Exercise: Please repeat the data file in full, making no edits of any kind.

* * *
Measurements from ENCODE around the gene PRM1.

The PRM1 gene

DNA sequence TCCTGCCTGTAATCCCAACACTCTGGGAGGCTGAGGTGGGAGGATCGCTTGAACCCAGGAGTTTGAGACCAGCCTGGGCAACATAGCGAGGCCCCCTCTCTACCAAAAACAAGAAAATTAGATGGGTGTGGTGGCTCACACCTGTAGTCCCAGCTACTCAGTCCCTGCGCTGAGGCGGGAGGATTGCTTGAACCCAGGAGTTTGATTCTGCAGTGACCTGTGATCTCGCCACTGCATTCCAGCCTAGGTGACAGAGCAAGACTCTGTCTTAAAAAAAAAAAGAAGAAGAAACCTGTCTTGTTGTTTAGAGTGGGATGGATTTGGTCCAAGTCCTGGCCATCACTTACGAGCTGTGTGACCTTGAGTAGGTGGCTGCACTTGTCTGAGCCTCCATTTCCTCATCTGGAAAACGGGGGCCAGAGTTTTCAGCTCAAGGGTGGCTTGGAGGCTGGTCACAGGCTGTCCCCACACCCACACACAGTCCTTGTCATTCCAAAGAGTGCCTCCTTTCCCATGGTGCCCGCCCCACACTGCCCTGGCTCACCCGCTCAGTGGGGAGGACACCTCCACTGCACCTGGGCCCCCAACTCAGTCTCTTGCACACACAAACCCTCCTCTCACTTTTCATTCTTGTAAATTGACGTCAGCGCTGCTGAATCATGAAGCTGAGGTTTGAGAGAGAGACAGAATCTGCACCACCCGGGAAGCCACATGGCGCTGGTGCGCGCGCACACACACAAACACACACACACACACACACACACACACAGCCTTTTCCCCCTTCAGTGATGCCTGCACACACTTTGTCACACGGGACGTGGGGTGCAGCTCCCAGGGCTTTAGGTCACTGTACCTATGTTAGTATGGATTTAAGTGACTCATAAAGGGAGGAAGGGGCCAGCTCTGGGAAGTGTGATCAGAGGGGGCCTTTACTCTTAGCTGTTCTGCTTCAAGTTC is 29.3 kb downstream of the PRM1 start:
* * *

Measurements from ENCODE around the gene PRM1.

The PRM1 gene

DNA sequence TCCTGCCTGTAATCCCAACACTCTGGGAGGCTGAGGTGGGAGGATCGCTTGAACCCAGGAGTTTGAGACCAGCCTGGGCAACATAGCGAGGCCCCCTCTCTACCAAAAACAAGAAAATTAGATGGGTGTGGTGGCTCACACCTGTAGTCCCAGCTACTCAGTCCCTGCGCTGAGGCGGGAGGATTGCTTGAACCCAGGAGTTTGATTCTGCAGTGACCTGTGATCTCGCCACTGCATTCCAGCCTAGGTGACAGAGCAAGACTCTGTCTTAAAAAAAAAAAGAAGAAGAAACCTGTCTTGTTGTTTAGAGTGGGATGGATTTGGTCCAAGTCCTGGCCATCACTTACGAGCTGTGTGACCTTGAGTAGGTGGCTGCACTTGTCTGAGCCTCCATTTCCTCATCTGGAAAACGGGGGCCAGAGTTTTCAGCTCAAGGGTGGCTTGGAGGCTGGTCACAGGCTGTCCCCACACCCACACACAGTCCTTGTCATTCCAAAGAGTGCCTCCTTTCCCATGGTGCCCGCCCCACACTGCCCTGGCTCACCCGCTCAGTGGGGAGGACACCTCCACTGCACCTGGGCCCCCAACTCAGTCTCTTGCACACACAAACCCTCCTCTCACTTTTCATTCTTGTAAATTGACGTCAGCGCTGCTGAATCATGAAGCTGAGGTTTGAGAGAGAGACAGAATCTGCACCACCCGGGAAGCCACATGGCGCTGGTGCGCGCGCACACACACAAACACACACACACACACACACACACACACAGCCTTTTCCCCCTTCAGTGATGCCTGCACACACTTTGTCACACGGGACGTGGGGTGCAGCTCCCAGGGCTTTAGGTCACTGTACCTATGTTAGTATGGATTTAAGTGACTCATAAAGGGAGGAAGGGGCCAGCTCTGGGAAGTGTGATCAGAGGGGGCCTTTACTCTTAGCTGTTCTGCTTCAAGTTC is 29.3 kb downstream of the PRM1 start: